HP 12653A line printer interface
cclist at sydex.com
Sun Jul 16 17:30:26 CDT 2017
On 07/16/2017 02:50 PM, Paul Berger via cctalk wrote:
> That print technology was pretty common everywhere but at IBM for
> high speed line printers. When I was in college the service bureau
> that processed our FORTRAN had one that if I remember correctly was
> made by Honeywell and featured wavy print lines. The operators told
> us that printing graphic was very hard on this printer because if you
> printed a whole line of the same character every hammer fired at
> once, it made an awful racket and visibly shook the printer.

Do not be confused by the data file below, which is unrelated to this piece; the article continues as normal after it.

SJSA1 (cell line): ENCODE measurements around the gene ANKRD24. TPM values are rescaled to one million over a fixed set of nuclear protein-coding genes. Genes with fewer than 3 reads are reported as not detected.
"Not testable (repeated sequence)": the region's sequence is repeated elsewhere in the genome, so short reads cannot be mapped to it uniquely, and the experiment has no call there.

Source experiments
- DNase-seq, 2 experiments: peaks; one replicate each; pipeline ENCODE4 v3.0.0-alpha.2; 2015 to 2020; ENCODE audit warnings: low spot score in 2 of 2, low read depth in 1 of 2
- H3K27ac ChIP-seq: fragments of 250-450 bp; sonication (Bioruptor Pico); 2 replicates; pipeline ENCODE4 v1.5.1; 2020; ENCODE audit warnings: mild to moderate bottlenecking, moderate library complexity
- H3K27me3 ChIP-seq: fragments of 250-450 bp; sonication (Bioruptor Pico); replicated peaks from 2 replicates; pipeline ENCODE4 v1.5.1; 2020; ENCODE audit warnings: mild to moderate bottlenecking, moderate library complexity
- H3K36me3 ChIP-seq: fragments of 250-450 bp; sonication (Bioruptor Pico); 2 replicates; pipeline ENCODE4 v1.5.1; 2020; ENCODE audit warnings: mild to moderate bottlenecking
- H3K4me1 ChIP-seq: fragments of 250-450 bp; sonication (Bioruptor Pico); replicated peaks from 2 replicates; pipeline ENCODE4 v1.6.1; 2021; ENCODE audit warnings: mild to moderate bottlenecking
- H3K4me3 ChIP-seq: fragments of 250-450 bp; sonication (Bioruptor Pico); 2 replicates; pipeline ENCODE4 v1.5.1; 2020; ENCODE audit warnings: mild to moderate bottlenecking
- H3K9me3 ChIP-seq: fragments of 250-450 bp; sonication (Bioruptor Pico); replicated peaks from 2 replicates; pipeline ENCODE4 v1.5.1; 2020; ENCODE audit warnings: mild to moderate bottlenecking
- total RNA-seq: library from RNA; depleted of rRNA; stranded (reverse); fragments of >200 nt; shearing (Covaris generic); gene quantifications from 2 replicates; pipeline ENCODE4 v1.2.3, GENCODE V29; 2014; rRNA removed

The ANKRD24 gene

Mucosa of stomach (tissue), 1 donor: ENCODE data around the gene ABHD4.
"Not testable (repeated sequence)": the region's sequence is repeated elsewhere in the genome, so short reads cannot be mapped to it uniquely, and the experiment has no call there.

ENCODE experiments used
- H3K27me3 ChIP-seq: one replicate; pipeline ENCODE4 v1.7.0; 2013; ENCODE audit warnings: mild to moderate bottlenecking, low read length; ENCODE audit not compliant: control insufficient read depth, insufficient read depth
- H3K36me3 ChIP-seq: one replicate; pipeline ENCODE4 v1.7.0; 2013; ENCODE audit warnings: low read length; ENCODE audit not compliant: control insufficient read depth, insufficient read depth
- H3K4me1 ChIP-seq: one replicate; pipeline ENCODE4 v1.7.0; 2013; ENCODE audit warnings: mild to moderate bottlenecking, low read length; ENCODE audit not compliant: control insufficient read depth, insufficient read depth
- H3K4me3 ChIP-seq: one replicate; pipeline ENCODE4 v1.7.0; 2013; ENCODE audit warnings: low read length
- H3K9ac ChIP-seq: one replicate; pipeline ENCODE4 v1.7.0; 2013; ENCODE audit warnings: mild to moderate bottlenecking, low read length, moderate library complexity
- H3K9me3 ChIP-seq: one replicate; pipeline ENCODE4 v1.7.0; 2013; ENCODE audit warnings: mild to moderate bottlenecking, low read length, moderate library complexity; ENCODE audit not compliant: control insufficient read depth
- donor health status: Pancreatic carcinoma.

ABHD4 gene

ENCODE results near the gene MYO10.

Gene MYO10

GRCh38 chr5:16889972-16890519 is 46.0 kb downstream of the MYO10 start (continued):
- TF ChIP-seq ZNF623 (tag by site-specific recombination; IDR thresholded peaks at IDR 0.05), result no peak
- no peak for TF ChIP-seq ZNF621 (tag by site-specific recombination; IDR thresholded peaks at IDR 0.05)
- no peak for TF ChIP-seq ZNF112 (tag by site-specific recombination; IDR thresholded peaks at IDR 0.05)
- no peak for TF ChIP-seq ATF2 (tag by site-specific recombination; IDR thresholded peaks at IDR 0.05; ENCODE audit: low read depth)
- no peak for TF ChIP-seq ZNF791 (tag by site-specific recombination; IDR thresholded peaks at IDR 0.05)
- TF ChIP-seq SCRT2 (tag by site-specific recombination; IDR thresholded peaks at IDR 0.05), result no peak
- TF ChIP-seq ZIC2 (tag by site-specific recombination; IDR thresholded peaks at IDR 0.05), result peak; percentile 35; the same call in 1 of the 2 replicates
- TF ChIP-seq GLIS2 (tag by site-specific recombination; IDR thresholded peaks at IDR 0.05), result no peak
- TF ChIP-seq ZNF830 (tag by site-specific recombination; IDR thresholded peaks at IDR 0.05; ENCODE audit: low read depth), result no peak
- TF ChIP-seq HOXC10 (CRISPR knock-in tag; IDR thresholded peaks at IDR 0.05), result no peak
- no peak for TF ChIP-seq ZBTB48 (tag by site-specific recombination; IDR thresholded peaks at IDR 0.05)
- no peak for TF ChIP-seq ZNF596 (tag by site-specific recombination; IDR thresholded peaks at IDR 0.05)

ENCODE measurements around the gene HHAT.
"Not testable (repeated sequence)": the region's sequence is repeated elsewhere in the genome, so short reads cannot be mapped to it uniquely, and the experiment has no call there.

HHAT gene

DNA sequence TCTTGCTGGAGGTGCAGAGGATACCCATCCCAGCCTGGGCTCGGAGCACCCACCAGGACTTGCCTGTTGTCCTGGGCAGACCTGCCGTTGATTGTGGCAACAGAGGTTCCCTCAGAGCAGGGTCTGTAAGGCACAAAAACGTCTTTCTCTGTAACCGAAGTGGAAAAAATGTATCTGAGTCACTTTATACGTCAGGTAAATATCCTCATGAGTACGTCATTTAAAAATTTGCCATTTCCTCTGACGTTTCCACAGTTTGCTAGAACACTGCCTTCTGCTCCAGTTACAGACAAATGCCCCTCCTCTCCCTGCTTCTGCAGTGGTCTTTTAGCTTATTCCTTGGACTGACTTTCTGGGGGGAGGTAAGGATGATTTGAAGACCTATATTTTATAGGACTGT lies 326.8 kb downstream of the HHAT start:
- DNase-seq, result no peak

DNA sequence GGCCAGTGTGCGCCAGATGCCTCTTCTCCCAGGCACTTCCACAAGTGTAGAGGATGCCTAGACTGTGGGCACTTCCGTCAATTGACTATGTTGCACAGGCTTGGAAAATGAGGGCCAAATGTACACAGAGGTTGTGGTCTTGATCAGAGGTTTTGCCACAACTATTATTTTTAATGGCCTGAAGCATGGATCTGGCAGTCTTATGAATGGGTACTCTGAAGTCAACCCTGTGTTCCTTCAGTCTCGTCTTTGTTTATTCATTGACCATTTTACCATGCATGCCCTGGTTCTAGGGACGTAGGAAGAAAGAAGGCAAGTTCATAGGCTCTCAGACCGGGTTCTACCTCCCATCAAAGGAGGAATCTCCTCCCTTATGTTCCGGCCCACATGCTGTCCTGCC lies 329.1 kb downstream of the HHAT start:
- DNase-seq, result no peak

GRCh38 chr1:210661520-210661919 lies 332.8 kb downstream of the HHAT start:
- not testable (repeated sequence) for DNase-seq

Yup. The CDC 501 drum printers had a switch for "high" versus "low"
speed. Basically, it was a "do you want fast or readable"? IIRC, 500
LPM slow, vs. 1000 LPM fast. A little gunk in the pivot of a print
hammer could render that column unreadable.
Basically a machine-gun sound.
The 501s that we used printed a lot of core dumps. The result was that
the "0" characters wore out more quickly than others. That is, the '0'
characters stared looking blurry.
I recall having to go through a bunch of Univac 1108 engineering manuals
printed on a very wavy drum printer. A bottle of aspirin was helpful.
Train/chain printers, o the other hand, had duplicates of the more
commonly printed characters, so not as bad--and the print slugs could be
individually replaced if they got too bad. There, the waviness was
lateral and not nearly as hard on the eyes and the vertical displacement
of the drum units.
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